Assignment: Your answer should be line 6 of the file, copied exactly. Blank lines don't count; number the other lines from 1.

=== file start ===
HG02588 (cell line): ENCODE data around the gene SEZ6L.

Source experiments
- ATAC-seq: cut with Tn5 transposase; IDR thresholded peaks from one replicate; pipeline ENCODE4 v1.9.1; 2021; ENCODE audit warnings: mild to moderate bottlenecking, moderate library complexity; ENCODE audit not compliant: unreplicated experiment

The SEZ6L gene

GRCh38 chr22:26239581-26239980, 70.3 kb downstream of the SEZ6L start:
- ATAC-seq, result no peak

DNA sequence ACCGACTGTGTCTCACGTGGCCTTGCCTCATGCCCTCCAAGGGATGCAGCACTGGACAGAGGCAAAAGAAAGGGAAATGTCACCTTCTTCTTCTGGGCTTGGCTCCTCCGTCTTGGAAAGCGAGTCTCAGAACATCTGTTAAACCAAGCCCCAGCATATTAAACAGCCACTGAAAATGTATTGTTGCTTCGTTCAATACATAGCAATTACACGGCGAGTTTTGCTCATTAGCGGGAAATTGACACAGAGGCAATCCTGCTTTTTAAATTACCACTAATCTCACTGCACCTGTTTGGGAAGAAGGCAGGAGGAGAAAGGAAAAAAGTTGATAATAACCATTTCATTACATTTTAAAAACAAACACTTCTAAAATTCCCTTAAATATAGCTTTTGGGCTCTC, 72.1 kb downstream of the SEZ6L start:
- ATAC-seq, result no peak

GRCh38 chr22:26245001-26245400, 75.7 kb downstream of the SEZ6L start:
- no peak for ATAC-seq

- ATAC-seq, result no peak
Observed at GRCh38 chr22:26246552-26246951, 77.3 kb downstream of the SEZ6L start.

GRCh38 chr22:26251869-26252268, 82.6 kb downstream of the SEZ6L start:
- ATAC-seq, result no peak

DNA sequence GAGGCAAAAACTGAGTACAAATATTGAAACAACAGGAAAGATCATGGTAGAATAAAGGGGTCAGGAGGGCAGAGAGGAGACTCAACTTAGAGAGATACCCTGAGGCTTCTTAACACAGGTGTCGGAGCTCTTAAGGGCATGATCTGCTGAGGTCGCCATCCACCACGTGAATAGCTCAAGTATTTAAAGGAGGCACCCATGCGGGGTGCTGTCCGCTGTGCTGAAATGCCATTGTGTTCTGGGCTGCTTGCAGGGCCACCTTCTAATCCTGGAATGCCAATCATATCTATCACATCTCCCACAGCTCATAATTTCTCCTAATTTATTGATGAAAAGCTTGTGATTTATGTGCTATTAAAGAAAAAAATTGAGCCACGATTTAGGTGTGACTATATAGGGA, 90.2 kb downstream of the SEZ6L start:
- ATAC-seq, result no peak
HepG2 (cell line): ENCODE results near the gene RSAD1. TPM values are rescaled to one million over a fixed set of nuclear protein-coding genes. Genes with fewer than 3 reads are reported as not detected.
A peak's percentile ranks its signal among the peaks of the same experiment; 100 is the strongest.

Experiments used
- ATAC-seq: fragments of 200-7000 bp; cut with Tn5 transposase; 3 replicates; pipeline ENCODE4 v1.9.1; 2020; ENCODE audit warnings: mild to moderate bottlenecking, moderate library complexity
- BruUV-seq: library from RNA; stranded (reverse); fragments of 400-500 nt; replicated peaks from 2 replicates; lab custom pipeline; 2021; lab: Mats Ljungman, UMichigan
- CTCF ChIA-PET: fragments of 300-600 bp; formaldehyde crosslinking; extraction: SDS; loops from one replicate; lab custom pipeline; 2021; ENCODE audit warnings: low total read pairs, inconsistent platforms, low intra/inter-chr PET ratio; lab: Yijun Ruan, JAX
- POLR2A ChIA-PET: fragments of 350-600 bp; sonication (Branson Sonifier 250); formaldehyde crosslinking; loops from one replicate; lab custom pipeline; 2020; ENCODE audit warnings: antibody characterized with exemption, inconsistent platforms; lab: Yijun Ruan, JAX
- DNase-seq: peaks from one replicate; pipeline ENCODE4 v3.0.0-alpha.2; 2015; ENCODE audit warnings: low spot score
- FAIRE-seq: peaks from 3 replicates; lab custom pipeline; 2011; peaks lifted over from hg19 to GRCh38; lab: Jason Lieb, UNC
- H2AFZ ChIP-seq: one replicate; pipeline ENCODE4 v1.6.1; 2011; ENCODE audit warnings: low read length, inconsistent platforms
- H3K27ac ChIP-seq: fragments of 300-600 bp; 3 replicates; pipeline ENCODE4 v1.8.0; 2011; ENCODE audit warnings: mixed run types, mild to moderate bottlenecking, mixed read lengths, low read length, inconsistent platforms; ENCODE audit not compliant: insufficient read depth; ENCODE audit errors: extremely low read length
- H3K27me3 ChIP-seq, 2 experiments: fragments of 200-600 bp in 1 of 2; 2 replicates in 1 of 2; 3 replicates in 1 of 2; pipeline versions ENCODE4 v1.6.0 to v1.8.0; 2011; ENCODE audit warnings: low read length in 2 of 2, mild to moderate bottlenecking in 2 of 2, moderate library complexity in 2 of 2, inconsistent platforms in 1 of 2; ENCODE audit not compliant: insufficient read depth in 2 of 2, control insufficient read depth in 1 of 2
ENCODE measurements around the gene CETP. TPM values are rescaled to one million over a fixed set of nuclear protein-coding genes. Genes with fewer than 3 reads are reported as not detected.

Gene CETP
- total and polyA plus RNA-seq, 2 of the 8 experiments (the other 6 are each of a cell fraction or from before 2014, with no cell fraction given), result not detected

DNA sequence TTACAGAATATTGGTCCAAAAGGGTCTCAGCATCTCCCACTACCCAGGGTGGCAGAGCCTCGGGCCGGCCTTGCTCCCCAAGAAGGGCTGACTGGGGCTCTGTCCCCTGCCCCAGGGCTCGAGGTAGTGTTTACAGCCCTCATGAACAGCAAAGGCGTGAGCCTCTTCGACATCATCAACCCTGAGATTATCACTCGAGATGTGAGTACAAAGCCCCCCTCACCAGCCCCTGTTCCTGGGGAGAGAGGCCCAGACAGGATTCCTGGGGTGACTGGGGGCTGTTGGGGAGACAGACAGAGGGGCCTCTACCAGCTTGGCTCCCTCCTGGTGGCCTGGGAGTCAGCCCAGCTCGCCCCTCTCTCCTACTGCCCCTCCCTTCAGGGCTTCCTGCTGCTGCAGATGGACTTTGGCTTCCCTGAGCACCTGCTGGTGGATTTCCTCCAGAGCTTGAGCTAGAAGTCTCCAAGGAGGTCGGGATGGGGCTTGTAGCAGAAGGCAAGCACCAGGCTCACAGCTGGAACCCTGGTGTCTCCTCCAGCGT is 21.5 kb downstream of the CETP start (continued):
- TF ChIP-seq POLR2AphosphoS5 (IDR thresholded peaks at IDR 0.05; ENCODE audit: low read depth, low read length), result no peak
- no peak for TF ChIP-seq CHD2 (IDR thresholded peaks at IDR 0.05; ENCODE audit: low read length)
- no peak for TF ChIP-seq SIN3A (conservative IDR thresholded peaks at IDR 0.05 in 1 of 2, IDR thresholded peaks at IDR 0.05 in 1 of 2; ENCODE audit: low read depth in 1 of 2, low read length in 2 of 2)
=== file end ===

- ATAC-seq, result no peak